The benefits of making a donation to Goodwill aren't limited to feeling good about helping others in need and reducing the clutter in your closet: The Internal Revenue Service may also reward your generosity with a tax deduction.
However, to get the deduction, you need to know how to value your donation and what records you need to keep in case the IRS audits your return. To properly prepare for and submit the information for a Goodwill donation tax deduction, follow a few simple steps each time you donate to make sure you have your paperwork in order.
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Valuing Your Donation
When you donate cash to a charity, it's easy to tell how much you get to deduct on your taxes. With gifts of goods or property, such as clothing, household appliances or games you don't play any more, you're allowed to deduct the fair market value, which the IRS defines as the price a willing buyer would pay and a willing seller would accept.
Usually, that's substantially lower than the new price and more like the price you pay at a thrift store. To help you get an idea of what your donations might be worth, some charities, including Goodwill, publish a pricing guide. You can also check sites like eBay and Craigslist to see what your items are worth.
When you make your donation, you should receive a slip of paper from Goodwill with a donation receipt ID number on it. You can then visit the Goodwill website at GWDonate.org and fill record your donation. You'll enter your receipt number, then list the items you have donated and enter a donation value amount. You'll have the opportunity to go back and change your values at a later time, so it's important to keep your receipt and ID number.
Limits on Donations
The limitations on how much you can write off on your taxes for charitable contributions are based on whether you are making a cash contribution or non-cash donation, and what your income is – your cash contribution deductions are limited to a percentage of your adjusted gross income. The amounts can change from year to year, especially as Congress makes changes to charitable contributions and other deductions during the COVID-19 pandemic.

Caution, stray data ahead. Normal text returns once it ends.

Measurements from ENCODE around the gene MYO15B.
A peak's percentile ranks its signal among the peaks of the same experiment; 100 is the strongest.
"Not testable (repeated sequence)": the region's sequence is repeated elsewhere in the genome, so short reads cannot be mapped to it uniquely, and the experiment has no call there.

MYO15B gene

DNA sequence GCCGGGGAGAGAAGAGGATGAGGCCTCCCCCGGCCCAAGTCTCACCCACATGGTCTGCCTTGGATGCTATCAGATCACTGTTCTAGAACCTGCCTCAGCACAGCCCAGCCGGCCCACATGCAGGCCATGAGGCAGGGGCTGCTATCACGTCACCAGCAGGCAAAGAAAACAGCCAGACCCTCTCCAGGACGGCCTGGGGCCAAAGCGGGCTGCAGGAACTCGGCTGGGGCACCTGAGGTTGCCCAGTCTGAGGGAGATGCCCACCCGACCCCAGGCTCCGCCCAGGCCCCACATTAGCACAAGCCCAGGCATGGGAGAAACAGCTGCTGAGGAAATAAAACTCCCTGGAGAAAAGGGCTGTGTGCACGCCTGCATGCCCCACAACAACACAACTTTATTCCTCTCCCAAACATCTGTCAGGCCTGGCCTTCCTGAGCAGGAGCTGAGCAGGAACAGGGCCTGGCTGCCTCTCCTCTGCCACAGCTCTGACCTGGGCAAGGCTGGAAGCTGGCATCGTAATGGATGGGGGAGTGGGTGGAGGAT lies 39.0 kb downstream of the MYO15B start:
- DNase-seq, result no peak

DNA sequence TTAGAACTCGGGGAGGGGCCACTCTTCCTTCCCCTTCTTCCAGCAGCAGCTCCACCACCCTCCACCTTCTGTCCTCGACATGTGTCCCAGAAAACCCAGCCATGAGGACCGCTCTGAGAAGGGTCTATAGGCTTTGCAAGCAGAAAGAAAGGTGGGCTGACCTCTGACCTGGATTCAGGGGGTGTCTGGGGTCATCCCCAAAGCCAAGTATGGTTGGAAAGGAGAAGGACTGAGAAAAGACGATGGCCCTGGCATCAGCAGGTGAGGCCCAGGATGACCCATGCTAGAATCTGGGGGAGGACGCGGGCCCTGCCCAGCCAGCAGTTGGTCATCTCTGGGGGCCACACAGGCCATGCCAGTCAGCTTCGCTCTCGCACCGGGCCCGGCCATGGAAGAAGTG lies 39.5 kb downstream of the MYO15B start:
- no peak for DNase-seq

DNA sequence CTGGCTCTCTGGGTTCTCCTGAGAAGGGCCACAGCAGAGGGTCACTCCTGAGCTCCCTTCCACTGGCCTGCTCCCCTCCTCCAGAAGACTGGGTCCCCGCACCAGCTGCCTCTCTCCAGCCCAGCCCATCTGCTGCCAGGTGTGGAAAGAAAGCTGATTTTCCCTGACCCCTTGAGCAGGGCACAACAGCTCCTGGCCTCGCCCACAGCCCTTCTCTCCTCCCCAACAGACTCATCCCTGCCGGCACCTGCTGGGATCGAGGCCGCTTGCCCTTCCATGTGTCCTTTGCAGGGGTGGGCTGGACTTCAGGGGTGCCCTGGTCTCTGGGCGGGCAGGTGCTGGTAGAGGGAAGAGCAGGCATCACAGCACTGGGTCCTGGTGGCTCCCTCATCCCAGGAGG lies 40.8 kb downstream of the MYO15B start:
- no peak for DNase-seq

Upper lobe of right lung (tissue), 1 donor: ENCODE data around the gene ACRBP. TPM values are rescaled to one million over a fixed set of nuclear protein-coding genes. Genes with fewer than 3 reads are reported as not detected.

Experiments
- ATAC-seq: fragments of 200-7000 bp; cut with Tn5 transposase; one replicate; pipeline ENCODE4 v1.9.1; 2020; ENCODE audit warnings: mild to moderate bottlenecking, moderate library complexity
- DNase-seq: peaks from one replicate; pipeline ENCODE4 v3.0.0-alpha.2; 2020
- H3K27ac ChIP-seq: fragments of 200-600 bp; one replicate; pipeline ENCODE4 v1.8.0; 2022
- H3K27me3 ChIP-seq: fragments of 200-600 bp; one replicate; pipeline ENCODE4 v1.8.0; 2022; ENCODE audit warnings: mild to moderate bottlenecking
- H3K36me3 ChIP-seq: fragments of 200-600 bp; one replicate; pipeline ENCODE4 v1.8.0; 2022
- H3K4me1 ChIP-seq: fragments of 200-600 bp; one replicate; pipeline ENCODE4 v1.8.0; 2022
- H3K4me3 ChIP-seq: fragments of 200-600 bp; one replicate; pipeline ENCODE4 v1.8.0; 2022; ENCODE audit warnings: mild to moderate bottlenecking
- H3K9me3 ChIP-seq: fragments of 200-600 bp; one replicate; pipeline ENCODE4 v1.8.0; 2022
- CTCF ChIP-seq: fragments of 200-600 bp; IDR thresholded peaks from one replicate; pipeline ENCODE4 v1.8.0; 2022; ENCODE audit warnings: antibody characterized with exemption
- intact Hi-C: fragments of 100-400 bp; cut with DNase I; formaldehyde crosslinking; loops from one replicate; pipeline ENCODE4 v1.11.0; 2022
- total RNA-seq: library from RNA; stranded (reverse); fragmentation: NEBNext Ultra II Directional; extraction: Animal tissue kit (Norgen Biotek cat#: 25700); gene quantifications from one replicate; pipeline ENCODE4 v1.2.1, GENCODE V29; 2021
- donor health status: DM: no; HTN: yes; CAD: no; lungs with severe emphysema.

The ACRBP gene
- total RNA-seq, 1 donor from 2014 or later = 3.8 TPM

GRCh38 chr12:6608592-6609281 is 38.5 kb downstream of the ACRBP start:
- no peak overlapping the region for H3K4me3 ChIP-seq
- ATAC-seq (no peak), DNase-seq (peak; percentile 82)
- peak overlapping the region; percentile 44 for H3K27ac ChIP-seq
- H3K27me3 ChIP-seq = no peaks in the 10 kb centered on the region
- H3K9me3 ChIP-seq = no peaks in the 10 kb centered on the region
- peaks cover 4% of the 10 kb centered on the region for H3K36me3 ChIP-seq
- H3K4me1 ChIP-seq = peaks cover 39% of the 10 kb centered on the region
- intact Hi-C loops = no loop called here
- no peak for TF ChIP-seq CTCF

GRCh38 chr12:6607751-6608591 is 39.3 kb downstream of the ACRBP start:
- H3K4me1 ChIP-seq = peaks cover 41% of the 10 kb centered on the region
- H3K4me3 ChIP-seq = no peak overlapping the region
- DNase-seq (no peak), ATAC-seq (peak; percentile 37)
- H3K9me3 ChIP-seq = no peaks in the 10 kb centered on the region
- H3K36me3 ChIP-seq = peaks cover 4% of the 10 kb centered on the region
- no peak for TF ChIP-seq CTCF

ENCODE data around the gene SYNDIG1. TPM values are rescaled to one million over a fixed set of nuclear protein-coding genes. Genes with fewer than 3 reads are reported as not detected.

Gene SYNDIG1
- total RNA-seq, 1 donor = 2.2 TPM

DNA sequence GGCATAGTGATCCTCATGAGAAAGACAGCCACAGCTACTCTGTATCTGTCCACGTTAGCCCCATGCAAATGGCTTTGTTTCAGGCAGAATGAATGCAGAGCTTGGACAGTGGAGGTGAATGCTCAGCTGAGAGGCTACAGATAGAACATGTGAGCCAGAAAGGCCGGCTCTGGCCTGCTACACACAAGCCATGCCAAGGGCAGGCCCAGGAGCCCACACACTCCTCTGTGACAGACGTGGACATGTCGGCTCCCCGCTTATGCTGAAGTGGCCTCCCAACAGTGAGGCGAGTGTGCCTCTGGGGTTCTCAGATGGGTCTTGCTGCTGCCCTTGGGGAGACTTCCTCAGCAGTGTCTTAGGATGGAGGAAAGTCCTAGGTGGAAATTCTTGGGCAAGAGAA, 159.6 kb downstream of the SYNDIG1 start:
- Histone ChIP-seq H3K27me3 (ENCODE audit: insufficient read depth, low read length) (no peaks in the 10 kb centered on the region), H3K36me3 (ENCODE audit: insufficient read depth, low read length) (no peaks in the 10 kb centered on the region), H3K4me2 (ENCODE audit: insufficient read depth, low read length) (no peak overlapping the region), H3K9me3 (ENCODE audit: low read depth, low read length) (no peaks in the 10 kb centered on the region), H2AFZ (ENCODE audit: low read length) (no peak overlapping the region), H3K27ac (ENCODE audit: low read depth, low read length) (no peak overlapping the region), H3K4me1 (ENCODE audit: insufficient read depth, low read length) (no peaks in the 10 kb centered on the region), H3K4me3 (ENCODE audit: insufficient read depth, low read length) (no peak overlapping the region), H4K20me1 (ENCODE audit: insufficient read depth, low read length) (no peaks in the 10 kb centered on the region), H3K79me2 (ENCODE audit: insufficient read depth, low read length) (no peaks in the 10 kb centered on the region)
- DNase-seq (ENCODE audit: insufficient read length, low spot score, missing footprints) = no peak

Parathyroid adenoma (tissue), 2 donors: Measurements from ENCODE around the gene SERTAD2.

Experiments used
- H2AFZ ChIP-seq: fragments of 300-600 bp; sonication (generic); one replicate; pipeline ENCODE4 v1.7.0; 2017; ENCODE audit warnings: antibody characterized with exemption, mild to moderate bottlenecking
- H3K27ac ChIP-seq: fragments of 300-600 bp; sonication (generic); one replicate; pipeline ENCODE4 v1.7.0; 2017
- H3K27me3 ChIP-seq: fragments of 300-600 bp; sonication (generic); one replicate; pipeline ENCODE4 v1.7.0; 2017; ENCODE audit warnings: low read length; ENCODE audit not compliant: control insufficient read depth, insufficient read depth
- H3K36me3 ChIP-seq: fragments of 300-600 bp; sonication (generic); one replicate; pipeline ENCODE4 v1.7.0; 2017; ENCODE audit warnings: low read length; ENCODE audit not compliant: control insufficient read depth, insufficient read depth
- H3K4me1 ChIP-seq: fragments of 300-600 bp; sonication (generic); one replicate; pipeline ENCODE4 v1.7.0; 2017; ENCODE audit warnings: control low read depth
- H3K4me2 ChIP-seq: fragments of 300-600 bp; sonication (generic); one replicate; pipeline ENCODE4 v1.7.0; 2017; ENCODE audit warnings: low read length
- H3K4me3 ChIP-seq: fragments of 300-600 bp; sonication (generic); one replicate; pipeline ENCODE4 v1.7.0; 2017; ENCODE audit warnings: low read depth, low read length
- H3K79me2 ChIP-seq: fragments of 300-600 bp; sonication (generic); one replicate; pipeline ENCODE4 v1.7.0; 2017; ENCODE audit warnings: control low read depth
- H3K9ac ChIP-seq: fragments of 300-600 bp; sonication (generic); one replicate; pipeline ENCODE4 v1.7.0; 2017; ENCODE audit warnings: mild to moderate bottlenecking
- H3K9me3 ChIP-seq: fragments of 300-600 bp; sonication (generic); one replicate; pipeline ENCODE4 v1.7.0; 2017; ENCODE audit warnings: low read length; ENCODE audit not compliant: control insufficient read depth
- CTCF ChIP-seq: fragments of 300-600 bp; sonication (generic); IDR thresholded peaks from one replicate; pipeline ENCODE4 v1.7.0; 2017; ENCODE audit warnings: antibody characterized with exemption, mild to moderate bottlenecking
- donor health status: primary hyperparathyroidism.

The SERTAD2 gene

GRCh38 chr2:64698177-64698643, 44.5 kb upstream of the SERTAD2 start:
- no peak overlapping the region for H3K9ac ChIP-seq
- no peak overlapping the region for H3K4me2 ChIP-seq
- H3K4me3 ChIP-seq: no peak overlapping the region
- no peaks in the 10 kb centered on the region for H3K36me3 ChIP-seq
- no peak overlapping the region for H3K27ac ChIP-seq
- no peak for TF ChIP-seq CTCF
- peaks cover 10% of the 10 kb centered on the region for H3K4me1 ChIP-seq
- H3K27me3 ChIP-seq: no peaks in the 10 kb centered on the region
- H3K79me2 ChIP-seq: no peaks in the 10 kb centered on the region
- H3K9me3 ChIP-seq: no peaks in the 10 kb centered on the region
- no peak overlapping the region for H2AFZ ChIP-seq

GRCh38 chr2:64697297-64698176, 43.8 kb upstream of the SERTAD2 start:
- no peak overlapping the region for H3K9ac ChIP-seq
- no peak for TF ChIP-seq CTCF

To claim the charitable donation deduction for non-cash donations, you must itemize your deductions, which means your total deductions must exceed the standard deduction you are entitled to. On the other hand, you can currently take your standard deduction and claim as much as $300 (doubled if married filing jointly) in qualified cash donations for the 2021 tax year.
Refer to the latest version of IRS Form 8283 to learn the limits on non-cash charitable deductions, including your Goodwill tax deduction. Goodwill's Central Coast location also provides information about taking a deduction for items you donate at on the Claim a Tax Deduction page of its website. The page also provides some sample Goodwill donation price lists to guide your valuations.
Documenting Goodwill Donations
If you donate less than $250 of goods and it's not practical to get a receipt, the IRS doesn't require a formal record from Goodwill before you can claim the deduction. But, you do need to keep your own records of what you gave.
For example, if you leave $100 worth of used clothing at a drop box, you're excused from getting a receipt but should keep a list of what you dropped off. Otherwise, you need a written record from Goodwill showing what you donated and when you donated it.
Tax Reporting Issues
When you file your taxes with Form 1040, the process for taking your deduction will vary, based on whether you're itemizing or taking the standard deduction for cash vs. other donations. You don't have to include any of your receipts or other records with your tax return, but should keep them in the event you're audited.